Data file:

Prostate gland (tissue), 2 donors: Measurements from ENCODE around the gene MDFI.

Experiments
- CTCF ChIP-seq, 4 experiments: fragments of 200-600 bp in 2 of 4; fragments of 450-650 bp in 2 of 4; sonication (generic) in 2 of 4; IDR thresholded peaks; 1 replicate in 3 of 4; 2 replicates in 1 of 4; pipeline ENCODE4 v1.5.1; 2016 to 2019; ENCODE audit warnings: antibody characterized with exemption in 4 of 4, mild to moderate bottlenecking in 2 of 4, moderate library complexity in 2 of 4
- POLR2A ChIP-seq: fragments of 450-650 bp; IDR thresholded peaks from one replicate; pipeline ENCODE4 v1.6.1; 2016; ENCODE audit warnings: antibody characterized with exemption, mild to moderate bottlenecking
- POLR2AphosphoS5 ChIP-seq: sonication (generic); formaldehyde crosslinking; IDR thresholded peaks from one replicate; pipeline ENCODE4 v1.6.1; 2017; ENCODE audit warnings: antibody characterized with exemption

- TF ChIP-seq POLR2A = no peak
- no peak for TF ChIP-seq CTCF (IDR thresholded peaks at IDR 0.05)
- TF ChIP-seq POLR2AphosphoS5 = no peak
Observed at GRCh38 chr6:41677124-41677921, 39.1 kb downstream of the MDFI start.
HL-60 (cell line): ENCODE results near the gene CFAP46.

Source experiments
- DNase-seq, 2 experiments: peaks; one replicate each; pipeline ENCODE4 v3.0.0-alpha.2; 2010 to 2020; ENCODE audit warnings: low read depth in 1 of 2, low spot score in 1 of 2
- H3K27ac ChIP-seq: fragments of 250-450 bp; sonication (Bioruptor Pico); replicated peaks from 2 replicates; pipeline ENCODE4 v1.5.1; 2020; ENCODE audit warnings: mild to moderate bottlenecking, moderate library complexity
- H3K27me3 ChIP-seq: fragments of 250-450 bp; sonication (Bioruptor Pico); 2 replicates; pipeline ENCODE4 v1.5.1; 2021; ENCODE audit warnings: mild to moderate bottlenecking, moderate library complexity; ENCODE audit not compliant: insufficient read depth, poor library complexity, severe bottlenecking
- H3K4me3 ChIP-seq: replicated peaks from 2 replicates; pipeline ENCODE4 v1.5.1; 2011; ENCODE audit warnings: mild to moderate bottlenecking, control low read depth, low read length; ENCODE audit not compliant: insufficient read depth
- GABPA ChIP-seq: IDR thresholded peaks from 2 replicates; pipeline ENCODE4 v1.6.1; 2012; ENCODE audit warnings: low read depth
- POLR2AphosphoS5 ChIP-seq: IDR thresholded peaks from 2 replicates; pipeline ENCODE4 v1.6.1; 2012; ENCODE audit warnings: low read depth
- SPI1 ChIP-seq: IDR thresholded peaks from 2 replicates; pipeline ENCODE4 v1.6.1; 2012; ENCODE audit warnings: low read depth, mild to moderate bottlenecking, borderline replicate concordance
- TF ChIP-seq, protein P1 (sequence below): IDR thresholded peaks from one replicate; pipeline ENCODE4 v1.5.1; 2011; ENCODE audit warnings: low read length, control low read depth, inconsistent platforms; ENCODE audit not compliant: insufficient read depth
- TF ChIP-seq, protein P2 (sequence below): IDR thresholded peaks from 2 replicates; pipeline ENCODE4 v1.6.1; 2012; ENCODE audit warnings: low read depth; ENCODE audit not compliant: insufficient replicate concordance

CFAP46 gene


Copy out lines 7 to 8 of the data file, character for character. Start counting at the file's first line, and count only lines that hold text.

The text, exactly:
- no peak for TF ChIP-seq CTCF (IDR thresholded peaks at IDR 0.05)
- TF ChIP-seq POLR2AphosphoS5 = no peak